Because you want you to have a
wonderful time enjoying onsen
Beppu, the hot spring cityl of Japan boasting the largest number of hot springs and the greatest amount of hot spring water discharge. People have visited from all over Japan and the world in search of hot springs since ancient times. The residents of Beppu also regularly visit hot springs to cleanse their sweat. Many local hot spring facilities have a public hall on the second floor and hot springs are not just a tourist spot, but rather a part of daily life.
As the saying goes, "Treat travelers kindly," many residents of Beppu have a hospitable spirit towards visitors. Hot springs are a place where people can have casual conversations with friendly locals. However, manners are important for everyone to have a good time.
So, here's a summary of the rules for enjoying hot springs in Beppu.
There's nothing too complicated.
The most important things are to greet others and be considerate.
Remember the rules and have a great hot spring experience.
The most important thing is to say hello first. By greeting them cheerfully, you can get to know each other at once. Don't forget to say goodbye when you leave the bath.
Scoop hot water from the bath and pour it on yourself before enter the water.
You might feel excited about diving into the big bathtub, but first, let's pour hot water on yourselves.
Do not add water on your own
Many local people also like hot springs, so there may be times when you want to add water when it's too hot. But wait a moment, and ask the local people, "May I add water?"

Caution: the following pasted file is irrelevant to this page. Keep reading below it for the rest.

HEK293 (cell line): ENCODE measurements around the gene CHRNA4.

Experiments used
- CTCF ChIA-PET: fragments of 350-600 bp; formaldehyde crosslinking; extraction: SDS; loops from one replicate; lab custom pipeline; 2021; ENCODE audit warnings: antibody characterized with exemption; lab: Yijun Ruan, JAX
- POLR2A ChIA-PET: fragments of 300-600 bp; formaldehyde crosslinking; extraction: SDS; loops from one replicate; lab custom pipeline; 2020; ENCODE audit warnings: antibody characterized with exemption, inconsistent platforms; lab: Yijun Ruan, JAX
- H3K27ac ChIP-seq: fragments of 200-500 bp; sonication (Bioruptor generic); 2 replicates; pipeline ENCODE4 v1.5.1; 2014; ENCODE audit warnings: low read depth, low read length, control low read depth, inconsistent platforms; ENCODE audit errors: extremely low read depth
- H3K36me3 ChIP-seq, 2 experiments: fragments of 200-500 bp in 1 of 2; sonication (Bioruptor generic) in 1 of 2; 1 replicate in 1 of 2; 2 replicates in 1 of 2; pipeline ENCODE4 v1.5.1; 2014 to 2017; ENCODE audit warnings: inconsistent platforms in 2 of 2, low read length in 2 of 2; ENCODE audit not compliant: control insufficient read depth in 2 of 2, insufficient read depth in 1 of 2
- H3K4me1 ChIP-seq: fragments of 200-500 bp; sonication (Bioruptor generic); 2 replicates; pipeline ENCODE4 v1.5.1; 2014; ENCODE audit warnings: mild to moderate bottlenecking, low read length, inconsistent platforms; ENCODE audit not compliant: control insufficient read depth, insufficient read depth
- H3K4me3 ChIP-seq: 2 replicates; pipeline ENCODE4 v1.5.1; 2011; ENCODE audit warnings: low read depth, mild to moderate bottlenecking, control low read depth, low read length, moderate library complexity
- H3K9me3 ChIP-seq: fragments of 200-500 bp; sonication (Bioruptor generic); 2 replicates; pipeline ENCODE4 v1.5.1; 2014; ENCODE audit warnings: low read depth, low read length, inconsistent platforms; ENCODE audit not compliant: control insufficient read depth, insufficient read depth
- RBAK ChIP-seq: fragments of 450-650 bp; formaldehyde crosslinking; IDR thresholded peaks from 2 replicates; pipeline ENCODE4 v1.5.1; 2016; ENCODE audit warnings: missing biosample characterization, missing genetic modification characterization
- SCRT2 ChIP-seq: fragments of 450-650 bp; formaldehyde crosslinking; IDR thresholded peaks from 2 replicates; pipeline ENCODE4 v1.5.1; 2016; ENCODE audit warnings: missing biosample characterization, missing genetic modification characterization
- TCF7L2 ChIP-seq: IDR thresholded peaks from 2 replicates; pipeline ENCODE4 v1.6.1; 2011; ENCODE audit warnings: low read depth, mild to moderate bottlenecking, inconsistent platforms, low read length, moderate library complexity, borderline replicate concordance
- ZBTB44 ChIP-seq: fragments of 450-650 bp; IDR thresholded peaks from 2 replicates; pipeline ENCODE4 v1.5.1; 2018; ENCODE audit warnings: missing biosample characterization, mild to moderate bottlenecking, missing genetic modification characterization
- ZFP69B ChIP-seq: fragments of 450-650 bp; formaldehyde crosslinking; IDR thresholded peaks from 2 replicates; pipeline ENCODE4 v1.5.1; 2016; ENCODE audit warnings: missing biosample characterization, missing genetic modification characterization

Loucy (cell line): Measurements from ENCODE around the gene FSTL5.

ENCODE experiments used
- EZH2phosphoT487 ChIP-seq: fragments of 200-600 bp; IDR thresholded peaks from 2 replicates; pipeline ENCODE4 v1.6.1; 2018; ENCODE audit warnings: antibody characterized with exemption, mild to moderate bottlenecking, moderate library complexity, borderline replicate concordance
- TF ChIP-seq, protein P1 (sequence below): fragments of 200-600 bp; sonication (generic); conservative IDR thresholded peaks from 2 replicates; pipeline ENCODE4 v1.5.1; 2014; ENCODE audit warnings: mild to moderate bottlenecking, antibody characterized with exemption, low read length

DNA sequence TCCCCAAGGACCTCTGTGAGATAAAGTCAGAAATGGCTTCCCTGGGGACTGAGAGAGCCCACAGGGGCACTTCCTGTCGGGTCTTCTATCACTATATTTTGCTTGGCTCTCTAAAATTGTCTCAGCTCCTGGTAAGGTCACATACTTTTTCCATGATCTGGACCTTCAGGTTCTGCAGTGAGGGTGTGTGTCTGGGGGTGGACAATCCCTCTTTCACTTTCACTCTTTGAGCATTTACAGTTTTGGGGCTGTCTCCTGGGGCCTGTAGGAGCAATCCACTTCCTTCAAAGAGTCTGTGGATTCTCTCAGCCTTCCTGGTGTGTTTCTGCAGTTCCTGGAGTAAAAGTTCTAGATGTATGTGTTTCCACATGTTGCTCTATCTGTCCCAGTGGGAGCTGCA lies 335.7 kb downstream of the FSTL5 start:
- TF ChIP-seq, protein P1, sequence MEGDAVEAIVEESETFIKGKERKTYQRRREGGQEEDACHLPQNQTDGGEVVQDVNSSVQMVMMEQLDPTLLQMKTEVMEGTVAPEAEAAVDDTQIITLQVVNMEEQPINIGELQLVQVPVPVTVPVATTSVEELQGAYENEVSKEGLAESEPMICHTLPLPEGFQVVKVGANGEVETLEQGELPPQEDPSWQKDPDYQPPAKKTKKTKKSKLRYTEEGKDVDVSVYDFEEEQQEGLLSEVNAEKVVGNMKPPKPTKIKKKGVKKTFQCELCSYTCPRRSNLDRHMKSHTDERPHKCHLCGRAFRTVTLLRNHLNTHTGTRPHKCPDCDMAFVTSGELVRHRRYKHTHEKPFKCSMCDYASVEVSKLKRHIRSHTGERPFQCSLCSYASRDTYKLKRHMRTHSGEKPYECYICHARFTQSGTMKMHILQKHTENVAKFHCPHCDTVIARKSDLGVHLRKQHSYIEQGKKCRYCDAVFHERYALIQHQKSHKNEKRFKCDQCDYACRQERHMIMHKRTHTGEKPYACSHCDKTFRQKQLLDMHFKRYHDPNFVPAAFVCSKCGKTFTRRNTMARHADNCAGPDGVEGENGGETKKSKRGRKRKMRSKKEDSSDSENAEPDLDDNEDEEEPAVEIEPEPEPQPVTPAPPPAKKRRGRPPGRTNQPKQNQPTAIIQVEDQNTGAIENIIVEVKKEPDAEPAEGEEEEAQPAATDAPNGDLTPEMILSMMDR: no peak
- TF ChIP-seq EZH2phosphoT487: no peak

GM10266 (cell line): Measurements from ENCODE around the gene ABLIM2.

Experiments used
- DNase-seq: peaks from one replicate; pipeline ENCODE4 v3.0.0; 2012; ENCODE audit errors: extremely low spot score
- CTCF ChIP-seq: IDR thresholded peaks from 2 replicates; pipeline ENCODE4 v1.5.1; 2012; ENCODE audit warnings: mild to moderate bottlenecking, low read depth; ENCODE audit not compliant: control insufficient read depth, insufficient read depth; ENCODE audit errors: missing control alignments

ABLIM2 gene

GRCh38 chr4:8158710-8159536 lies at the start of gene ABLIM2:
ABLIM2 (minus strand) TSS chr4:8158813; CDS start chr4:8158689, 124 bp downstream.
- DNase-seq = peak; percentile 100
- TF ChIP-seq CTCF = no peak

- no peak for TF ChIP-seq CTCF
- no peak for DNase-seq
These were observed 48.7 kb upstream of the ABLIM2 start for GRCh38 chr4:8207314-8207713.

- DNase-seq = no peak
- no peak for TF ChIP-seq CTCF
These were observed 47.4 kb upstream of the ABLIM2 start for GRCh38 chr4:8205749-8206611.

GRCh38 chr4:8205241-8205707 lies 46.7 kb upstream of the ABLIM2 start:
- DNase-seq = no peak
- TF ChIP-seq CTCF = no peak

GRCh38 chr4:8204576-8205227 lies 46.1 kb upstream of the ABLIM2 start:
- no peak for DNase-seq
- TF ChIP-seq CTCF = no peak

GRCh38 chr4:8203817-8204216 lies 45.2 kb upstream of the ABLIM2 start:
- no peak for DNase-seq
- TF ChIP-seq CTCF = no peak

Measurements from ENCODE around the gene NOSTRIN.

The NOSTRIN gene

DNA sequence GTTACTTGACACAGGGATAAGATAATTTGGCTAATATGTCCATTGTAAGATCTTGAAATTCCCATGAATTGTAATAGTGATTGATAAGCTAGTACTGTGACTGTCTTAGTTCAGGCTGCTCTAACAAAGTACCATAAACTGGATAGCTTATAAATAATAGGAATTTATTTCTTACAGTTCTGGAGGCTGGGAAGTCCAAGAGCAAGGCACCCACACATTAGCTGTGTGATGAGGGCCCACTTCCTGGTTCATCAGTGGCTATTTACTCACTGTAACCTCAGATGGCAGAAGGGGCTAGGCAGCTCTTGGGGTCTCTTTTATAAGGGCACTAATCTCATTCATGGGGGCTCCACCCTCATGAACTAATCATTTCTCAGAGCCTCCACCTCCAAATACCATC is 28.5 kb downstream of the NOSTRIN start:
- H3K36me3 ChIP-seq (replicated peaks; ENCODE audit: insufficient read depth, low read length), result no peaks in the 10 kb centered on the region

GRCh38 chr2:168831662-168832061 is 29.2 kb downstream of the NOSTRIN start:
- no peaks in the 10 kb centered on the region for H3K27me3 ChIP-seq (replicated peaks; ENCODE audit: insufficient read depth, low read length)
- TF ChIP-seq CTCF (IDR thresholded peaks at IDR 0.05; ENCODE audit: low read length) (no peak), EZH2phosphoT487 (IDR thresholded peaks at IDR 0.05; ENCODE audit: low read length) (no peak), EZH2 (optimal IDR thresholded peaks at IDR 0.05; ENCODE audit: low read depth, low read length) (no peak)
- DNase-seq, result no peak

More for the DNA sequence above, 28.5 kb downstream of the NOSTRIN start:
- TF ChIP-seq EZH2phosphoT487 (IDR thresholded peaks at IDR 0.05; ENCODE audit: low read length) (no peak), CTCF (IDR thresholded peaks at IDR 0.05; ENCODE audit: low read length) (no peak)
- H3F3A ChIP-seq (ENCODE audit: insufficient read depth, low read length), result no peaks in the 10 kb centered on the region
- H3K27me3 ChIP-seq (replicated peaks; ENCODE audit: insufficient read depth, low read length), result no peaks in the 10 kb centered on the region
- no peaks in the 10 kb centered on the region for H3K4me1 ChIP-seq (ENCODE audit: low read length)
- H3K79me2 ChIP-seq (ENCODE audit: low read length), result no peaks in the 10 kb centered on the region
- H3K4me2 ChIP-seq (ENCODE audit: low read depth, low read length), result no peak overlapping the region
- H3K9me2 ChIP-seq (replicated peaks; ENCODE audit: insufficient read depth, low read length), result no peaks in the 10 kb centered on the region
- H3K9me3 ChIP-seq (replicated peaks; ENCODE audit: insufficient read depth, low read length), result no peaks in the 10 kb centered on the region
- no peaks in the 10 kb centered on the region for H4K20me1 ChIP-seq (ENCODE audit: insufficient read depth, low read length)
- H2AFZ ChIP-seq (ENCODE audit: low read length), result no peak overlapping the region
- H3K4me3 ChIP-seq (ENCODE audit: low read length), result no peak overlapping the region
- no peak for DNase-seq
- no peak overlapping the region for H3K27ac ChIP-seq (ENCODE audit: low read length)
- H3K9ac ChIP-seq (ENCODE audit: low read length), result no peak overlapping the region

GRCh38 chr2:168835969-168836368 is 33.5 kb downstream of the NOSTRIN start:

Do not sit on the edge of the bathtub
"Don't sit on the edge of the bathtub" is a rule that you should remember as good manners. It's not a rule that is heard often outside of Beppu, but it seems that many people dislike it.
Do not put your towel in the hot water
Lots of people do this without thinking, but it is not good manner to put your towel in the hot water. Only your body can soak in hot water.
Be careful not to let your hair get into the water.
Tie long hair up with a rubber band or something before soaking in the hot spring.
In Japan, especially in Beppu, small hot springs (Ji-mo Onsen) are a part of the local people's daily life. Many homes don't have a bathtub, and going to the nearby hot spring is a common culture. The shared public hot spring experience is a way to experience the way of life that the residents of Beppu have been continuing for a long time. It's good to have the awareness that "you are visiting the hot spring that local people use every day". Most public hot springs don't have showers, soap, shampoo, rinse, dryers, or towels, so it's best to bring your own towels and amenities.
When entering a hot spring, it is common to be greeted with "Where are you from?" by local residents after exchanging friendly greetings. Many local residents are welcoming to travelers and are friendly, so you might have a chance to have enjoyable conversations and get unique information from them. Interaction with local residents is also one of the pleasures of hot springs.
Hanada-san taught us the etiquette and fun of Beppu Onsen.
Keeping the manners is important to have a good time together.
After remembering the hot spring rules in Beppu, now, let's go to Beppu hot springs and experience it
let's go to the
onsen of Beppu.
As you go through the noren entrance curtain, you can see a high ceiling and spacious room that exceeds your expectations. After paying at the reception desk on the right side, take off your shoes and go up. The retro light bulb and large clock add a nostalgic touch, and there's also a tatami-covered resting area in the back. The baths are separated by gender and have a traditional style in Beppu Onsen, where you descend down stairs from the changing room to the hot spring. The large bath area with high ceilings does not have a shower, but the hot spring components accumulated in the bath give a feeling of the passing of time.